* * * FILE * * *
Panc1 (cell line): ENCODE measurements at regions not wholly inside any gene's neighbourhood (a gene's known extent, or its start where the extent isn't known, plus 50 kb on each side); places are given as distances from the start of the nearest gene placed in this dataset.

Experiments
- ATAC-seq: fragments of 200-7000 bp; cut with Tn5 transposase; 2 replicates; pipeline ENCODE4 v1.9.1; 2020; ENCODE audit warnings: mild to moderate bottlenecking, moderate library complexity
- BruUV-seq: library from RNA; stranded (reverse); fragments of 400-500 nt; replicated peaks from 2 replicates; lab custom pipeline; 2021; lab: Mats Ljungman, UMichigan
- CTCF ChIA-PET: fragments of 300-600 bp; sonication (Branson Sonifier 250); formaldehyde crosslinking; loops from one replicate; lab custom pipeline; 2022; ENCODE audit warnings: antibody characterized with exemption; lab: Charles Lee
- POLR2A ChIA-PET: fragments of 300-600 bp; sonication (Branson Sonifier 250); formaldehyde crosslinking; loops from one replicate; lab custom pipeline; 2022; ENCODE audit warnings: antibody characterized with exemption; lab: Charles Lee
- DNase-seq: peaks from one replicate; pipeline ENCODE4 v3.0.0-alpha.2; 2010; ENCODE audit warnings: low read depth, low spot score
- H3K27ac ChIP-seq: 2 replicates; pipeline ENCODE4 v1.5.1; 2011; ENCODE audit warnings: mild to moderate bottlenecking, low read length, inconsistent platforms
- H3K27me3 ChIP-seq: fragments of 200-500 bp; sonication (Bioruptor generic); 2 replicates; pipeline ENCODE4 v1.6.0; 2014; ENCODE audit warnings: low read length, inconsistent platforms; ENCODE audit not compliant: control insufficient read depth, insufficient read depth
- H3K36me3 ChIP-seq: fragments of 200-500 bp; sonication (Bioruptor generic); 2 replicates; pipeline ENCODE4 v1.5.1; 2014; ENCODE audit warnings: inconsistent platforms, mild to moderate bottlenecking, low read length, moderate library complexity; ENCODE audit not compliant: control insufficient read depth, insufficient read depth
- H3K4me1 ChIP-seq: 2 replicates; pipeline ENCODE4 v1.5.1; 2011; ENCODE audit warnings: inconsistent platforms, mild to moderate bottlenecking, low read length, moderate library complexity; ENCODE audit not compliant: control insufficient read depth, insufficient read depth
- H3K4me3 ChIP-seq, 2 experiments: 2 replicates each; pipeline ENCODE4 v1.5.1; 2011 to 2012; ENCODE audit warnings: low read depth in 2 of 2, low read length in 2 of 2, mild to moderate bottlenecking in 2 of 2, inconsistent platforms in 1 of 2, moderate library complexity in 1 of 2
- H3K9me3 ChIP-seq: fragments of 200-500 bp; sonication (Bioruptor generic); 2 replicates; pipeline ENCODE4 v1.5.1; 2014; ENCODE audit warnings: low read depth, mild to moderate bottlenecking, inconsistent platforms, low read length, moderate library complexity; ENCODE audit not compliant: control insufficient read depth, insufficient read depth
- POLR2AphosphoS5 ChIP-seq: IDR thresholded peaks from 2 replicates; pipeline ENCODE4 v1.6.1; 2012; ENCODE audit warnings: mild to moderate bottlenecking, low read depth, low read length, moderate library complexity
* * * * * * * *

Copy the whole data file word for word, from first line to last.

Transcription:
Panc1 (cell line): ENCODE measurements at regions not wholly inside any gene's neighbourhood (a gene's known extent, or its start where the extent isn't known, plus 50 kb on each side); places are given as distances from the start of the nearest gene placed in this dataset.

Experiments
- ATAC-seq: fragments of 200-7000 bp; cut with Tn5 transposase; 2 replicates; pipeline ENCODE4 v1.9.1; 2020; ENCODE audit warnings: mild to moderate bottlenecking, moderate library complexity
- BruUV-seq: library from RNA; stranded (reverse); fragments of 400-500 nt; replicated peaks from 2 replicates; lab custom pipeline; 2021; lab: Mats Ljungman, UMichigan
- CTCF ChIA-PET: fragments of 300-600 bp; sonication (Branson Sonifier 250); formaldehyde crosslinking; loops from one replicate; lab custom pipeline; 2022; ENCODE audit warnings: antibody characterized with exemption; lab: Charles Lee
- POLR2A ChIA-PET: fragments of 300-600 bp; sonication (Branson Sonifier 250); formaldehyde crosslinking; loops from one replicate; lab custom pipeline; 2022; ENCODE audit warnings: antibody characterized with exemption; lab: Charles Lee
- DNase-seq: peaks from one replicate; pipeline ENCODE4 v3.0.0-alpha.2; 2010; ENCODE audit warnings: low read depth, low spot score
- H3K27ac ChIP-seq: 2 replicates; pipeline ENCODE4 v1.5.1; 2011; ENCODE audit warnings: mild to moderate bottlenecking, low read length, inconsistent platforms
- H3K27me3 ChIP-seq: fragments of 200-500 bp; sonication (Bioruptor generic); 2 replicates; pipeline ENCODE4 v1.6.0; 2014; ENCODE audit warnings: low read length, inconsistent platforms; ENCODE audit not compliant: control insufficient read depth, insufficient read depth
- H3K36me3 ChIP-seq: fragments of 200-500 bp; sonication (Bioruptor generic); 2 replicates; pipeline ENCODE4 v1.5.1; 2014; ENCODE audit warnings: inconsistent platforms, mild to moderate bottlenecking, low read length, moderate library complexity; ENCODE audit not compliant: control insufficient read depth, insufficient read depth
- H3K4me1 ChIP-seq: 2 replicates; pipeline ENCODE4 v1.5.1; 2011; ENCODE audit warnings: inconsistent platforms, mild to moderate bottlenecking, low read length, moderate library complexity; ENCODE audit not compliant: control insufficient read depth, insufficient read depth
- H3K4me3 ChIP-seq, 2 experiments: 2 replicates each; pipeline ENCODE4 v1.5.1; 2011 to 2012; ENCODE audit warnings: low read depth in 2 of 2, low read length in 2 of 2, mild to moderate bottlenecking in 2 of 2, inconsistent platforms in 1 of 2, moderate library complexity in 1 of 2
- H3K9me3 ChIP-seq: fragments of 200-500 bp; sonication (Bioruptor generic); 2 replicates; pipeline ENCODE4 v1.5.1; 2014; ENCODE audit warnings: low read depth, mild to moderate bottlenecking, inconsistent platforms, low read length, moderate library complexity; ENCODE audit not compliant: control insufficient read depth, insufficient read depth
- POLR2AphosphoS5 ChIP-seq: IDR thresholded peaks from 2 replicates; pipeline ENCODE4 v1.6.1; 2012; ENCODE audit warnings: mild to moderate bottlenecking, low read depth, low read length, moderate library complexity